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Safety Tips in Softball

Tags: softball

The Softball game has been around for a relatively shorter period than most games. As a result, little research has been carried out to address the shortcomings of the game. Most of its rules are drawn from those of baseball which at times do not suit perfectly into softball. According to Keith J. Cronin (2012), over-training and excessive playing (pitching) is likely to transform into an epidemic outbreak of injuries and shoulder problem to the young players if it goes unrestricted. This edition is therefore a researched article that will enable a player/coach to keep the trouble at an arm’s length.

What are some of the practices that have been identified as harmful in softball?

  1. Poor landing/exerting pressure in one leg: pitchers will always seek the easiest and fastest means to throw. Thus, when landing, the landing leg is likely to be stretched further and falls with agility. The tip works and the pitcher will be much stable. However, this causes “wear and tear” upon the hip and the knee that is likely to result into arthritis. It is thus a free advice for one to learn of switching legs when landing.
  2. Overstretching & over-rotating: when rotating or throwing, gravity is likely to boost the player’s ability. However, as one tires up, the gravity will work to overstretch the arm of a player when the arm is inclined towards the ground. This practice has been linked to arm soreness and permanent damaging of the arm ligaments. Thus, overstretching is likely to result into permanent arm instability. The Stack Online Magazine suggested at least a three day break for any softball player with arm sores.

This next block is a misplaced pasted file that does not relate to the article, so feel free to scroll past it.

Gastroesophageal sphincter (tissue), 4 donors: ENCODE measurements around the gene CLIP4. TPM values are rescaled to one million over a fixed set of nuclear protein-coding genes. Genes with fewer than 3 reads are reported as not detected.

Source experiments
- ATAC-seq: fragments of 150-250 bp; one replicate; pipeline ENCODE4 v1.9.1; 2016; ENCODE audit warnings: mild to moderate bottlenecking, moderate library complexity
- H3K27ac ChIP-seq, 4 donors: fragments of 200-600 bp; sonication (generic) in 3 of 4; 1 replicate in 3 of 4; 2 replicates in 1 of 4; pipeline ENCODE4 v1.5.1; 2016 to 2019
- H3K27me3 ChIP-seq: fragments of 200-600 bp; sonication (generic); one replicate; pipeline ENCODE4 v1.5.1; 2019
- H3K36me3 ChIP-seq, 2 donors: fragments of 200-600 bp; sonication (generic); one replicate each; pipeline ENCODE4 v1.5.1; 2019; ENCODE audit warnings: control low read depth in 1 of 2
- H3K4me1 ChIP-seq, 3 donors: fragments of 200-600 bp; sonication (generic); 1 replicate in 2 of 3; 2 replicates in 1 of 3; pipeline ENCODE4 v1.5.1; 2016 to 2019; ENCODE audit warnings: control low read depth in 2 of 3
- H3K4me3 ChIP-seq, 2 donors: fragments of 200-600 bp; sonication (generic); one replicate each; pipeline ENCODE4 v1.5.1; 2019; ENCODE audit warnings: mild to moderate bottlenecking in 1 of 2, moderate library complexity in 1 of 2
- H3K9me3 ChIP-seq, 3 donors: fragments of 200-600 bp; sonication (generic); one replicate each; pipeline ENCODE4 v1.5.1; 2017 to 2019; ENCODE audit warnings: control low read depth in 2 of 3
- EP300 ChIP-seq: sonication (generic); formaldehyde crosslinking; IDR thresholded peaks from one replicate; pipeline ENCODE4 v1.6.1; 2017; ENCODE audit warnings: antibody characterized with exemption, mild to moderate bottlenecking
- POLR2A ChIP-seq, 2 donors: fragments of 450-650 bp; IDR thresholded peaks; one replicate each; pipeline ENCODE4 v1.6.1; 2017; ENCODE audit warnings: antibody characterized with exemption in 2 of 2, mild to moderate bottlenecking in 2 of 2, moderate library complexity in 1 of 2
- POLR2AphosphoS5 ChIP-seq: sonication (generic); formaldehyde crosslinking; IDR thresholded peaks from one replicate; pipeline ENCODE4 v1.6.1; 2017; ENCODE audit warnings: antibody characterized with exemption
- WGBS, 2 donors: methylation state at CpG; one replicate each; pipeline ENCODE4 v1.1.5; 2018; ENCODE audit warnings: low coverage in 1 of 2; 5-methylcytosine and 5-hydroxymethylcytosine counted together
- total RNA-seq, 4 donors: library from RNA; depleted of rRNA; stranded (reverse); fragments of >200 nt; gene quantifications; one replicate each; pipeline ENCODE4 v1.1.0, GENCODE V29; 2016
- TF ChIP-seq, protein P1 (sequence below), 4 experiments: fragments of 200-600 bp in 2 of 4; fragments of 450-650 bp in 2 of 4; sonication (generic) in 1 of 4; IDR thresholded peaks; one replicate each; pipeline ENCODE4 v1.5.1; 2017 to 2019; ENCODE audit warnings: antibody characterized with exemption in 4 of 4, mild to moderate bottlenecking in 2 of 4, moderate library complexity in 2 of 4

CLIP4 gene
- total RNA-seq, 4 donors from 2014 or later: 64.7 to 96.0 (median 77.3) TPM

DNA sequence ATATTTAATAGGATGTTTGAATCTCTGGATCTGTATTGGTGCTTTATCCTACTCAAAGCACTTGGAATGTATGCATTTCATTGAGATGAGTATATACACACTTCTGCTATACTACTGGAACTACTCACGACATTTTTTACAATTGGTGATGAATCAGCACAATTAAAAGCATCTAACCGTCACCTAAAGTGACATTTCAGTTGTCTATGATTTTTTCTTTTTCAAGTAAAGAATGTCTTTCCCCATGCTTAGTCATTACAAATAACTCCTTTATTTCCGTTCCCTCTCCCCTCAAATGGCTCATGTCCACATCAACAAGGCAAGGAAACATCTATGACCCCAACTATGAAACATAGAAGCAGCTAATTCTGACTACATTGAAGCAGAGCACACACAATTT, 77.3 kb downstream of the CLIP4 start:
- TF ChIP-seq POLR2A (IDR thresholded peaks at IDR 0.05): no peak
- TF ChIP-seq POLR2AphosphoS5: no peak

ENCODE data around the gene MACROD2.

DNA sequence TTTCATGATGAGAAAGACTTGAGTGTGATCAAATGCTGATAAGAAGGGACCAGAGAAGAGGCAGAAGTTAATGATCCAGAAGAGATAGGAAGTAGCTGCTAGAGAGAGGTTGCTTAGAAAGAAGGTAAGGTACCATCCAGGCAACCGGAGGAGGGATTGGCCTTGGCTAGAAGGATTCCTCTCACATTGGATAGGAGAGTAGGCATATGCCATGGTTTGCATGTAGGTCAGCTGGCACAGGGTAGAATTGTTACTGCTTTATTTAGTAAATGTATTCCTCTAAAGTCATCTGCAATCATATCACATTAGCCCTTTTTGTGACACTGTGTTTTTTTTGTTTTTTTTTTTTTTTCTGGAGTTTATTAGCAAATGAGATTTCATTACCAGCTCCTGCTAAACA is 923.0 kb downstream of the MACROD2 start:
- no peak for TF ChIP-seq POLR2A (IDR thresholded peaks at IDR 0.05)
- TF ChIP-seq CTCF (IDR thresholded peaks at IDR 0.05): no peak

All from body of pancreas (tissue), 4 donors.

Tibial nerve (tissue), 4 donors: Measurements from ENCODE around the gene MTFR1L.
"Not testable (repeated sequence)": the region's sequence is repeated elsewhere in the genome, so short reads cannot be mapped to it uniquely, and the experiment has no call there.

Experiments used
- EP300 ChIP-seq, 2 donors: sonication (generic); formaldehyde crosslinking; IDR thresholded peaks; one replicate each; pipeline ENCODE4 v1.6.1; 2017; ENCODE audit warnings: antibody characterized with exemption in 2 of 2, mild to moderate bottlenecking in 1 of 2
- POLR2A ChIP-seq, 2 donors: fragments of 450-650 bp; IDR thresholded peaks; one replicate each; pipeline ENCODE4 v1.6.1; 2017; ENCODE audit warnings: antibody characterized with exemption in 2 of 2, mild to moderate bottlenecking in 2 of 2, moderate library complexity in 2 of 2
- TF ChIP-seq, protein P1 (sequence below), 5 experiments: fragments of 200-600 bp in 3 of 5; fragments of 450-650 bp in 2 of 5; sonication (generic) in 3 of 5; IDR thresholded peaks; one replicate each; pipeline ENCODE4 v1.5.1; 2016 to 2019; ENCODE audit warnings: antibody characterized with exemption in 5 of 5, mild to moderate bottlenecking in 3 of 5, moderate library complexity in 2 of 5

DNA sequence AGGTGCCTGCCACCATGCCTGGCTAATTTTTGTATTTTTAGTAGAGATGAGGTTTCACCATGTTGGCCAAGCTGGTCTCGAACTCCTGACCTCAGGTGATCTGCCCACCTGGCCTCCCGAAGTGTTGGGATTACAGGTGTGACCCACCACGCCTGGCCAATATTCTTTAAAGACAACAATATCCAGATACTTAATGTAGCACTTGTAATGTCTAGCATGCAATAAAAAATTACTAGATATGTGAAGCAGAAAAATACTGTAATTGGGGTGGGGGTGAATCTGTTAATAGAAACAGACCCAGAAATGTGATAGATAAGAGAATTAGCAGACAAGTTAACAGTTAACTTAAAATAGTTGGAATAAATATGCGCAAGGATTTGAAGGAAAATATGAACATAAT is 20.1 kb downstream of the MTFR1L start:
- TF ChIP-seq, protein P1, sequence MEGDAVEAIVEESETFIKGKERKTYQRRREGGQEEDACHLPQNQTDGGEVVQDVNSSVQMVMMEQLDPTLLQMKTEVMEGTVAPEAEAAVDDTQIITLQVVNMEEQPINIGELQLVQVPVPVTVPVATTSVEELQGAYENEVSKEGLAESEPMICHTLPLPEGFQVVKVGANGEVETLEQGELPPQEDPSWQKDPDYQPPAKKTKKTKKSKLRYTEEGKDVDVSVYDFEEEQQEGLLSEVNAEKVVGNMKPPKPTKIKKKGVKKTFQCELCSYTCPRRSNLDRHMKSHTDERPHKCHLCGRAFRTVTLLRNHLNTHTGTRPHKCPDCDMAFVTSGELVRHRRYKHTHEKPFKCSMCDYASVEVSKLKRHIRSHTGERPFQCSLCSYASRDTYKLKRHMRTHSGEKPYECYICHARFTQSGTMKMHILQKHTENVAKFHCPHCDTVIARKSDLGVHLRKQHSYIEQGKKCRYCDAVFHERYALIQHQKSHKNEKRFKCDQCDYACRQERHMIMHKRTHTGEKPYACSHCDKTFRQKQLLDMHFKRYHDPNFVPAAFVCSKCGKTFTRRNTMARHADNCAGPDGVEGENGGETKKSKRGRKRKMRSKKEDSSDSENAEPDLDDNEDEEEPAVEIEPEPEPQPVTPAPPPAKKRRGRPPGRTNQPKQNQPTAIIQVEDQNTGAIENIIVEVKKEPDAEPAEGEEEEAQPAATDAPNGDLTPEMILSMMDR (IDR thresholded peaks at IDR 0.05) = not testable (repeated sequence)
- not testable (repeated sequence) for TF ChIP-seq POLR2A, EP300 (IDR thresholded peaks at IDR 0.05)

• Ignoring fatigue: softball pitchers’ complains will likely face fatigue after repetitive pitching or throwing. In most cases, fatigue is ignored or attributed to laziness which isn’t the case. During fatigues, the body muscles request breaks for resting. If ignored over and over, they will surely result to overuse of the player and ultimately the player is likely to retire young due to arm complications.
  1. The Rise-balls and Sliding Balls: these tactics have been associated with elbow disjunction, arthritis and nervous system complication.

So, what practices are good in softball?

After a careful study, I could sum all precautions into two phrases: obeying the rules and using some common sense. Below is a short summary of 6 tips that a player should always do according to the Softball Injury Prevention Publication of 2012.

  1. Learn proper sliding techniques. Players should be encouraged on feet-first sliding technique.
  2. Gauge player training with a slow but gradual training on running, throwing and stretching.
  3. When in need of excessive playing, reduce the warm-uptime.
  4. Always insist on wearing protective gear and proper grooming when playing.
  5. Have an age-sensitive playing. i.e. for junior players (8-10 years)- make an average of 65 pitches per 3 days; for intermediate players (11-14 years)- make an average of 90 pitches per 3 days and 120 pitches for players above 14 years per three days. There is a grave danger for pitchers who make 1000 pitches per weekend as most juveniles do.
  6. Get enough rest after tedious matches. Practicing with an already stressed limb is likely to expose a player to grave dangers. Resting is golden.

 

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This post first appeared on Softball Performance | Softball - Lots Of Softball, please read the originial post: here

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Safety Tips in Softball

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